In rural areas,there is still a stigma attached to being gay and/or having HIV or AIDS, says Dr. Michelle Salvaggio, medical director of the Infectious Diseases Institute at the University of Oklahoma Health Sciences Center in Oklahoma City, a federally funded HIV clinic. It employed a case manager to serve a nearby rural area, but eliminated the position because no patients went to see her, Salvaggio told Fortier: "They didn't want to be seen walking into the HIV case manager's office in that tiny town — that can only mean one thing."
That lack of anonymity is not just a problem in small towns. When Native Americans, an at-risk population in Oklahoma, "go into an Indian Health Service clinic, it is possible that they will see their cousin behind the desk, and their cousin's brother-in-law working in medical records, and their niece's boyfriend working in the pharmacy," Salvaggio said.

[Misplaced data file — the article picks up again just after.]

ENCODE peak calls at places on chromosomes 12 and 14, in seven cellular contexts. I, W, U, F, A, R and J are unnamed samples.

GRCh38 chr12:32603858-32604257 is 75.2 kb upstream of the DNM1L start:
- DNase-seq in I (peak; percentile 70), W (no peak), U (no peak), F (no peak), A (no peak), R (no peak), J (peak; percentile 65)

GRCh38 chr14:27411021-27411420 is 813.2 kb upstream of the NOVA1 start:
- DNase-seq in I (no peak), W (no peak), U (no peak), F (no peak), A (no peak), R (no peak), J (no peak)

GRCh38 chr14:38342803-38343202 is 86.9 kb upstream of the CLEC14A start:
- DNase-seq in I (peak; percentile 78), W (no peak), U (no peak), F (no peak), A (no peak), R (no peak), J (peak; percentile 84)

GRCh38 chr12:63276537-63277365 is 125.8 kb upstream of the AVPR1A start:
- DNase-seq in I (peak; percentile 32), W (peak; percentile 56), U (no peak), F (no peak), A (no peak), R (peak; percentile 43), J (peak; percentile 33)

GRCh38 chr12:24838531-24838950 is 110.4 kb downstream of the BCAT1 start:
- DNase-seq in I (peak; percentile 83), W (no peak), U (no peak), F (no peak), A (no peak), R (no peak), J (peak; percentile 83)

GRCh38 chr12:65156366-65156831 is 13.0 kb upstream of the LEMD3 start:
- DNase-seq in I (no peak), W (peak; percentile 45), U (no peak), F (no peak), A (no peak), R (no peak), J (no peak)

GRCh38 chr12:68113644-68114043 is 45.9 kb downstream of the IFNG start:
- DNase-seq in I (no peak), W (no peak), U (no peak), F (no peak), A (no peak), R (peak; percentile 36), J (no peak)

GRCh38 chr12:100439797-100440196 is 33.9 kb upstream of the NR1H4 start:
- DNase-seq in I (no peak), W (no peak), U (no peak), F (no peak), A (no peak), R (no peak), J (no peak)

An HIV-positive Cherokee, Ky Humble, told Fortier that rural Oklahomans with HIV and AIDS need more than medical funding; they also need more access to related services like food pantries, mental health therapy, and transportation assistance.
Another difficulty: Oklahoma, and many other states with large rural populations, don't require comprehensive sex education that could help teens learn about cheap, effective methods of preventing HIV, such as use of condoms. Lack of health insurance will also likely hamper efforts to get rural residents tested and treated, especially in states that did not expand Medicaid, Fortier reports.